A virus can be used to kill triple-negative breast cancer cells and tumours grown from these cells in mice, finds a new research.
Understanding how the virus kills cancer cells may lead to new treatments for breast cancer, according to Penn State College of Medicine researchers.
Adeno-associated virus type 2 (AAV2) infects humans, but is not known to cause sickness.
“Treatment of breast cancer remains difficult because there are multiple signalling pathways that promote tumour growth and develop resistance to treatment,” said Craig Meyers, professor of microbiology and immunology at Pennsylvania State University in the US.
In prior studies, the researchers tested the virus on a variety of breast cancers that represent degrees of aggressiveness on human papillomavirus-positive cervical cancer cells.
The virus initiated apoptosis – natural cell death – in cancer cells without affecting healthy cells.
Treatment of breast cancer differs from patient to patient due to differences in tumours.
A triple-negative breast cancer is typically aggressive.
“There is an urgent and ongoing need for the development of novel therapies which efficiently target triple-negative breast cancers,” Meyers said.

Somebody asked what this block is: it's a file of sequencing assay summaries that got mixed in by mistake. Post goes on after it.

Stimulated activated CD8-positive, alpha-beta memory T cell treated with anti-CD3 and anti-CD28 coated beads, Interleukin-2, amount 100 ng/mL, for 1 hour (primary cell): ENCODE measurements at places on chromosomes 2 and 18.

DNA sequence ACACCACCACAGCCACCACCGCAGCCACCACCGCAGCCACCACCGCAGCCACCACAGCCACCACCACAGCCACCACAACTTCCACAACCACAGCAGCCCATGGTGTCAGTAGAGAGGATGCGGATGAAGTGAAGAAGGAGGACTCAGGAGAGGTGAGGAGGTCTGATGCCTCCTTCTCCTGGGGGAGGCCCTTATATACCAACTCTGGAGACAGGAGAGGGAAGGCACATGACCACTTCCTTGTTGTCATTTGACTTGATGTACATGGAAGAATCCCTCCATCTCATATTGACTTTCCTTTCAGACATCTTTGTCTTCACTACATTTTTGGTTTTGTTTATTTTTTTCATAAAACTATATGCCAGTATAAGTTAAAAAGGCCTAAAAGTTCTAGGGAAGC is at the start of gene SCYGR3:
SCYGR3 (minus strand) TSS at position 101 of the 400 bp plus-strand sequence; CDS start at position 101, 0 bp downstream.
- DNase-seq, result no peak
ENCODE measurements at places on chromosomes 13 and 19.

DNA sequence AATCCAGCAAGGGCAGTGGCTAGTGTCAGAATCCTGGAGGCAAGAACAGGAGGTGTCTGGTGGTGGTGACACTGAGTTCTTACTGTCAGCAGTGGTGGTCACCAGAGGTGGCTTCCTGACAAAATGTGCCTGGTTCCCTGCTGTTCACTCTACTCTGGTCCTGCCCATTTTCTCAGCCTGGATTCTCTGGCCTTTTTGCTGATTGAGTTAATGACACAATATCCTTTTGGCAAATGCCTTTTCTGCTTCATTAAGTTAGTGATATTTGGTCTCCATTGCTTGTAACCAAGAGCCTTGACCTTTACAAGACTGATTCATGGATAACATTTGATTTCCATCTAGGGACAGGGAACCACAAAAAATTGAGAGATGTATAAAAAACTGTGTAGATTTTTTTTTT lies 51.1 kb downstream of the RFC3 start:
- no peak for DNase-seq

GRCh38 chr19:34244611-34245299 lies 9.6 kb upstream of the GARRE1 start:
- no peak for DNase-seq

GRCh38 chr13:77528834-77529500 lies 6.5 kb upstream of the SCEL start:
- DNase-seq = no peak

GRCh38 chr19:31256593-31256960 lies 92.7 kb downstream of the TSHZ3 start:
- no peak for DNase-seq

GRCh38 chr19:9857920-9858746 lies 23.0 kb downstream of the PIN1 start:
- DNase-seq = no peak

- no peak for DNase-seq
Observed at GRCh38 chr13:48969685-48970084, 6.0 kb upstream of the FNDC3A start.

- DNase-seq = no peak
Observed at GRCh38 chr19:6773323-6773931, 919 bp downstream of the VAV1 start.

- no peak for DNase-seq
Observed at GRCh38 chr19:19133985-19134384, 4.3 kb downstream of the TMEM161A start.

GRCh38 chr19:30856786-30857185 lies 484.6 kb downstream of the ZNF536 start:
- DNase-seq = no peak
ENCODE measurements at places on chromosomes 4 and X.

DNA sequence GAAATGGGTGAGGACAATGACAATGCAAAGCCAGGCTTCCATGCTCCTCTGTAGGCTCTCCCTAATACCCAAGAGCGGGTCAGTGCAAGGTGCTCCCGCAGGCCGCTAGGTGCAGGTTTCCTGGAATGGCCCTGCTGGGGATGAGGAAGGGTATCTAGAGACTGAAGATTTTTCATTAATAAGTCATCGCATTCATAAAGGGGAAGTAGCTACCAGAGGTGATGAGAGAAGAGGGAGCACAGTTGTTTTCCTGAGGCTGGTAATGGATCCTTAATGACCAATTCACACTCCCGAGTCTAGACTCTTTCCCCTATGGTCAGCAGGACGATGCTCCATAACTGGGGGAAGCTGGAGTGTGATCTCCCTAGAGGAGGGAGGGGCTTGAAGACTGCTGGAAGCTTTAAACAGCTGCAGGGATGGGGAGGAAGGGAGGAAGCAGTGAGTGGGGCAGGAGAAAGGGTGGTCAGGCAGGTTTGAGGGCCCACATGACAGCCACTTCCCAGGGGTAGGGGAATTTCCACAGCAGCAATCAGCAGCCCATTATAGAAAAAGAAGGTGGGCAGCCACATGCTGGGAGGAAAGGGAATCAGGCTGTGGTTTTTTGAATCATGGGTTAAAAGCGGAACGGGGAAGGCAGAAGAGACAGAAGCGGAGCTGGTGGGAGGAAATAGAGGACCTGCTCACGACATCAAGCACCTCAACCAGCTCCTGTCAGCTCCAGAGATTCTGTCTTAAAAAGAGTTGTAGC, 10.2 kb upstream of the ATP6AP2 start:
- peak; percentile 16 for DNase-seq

In the current study, the researchers tested AAV2 on a cell-line representative of triple-negative breast cancer.
The AAV2 killed 100 percent of the cells in the laboratory by activating proteins called caspases, which are essential for the cell’s natural death.
AAV2 mediated cell killing of multiple breast cancer cell lines representing both low and high grades of cancer and targeted the cancer cells independent of hormone or growth factor classification.
“These results are significant, since tumour death in response to therapy is also used as the measure of an effective chemotherapeutic,” Meyers said.
The findings appeared in the journal Cancer Biology & Therapy.
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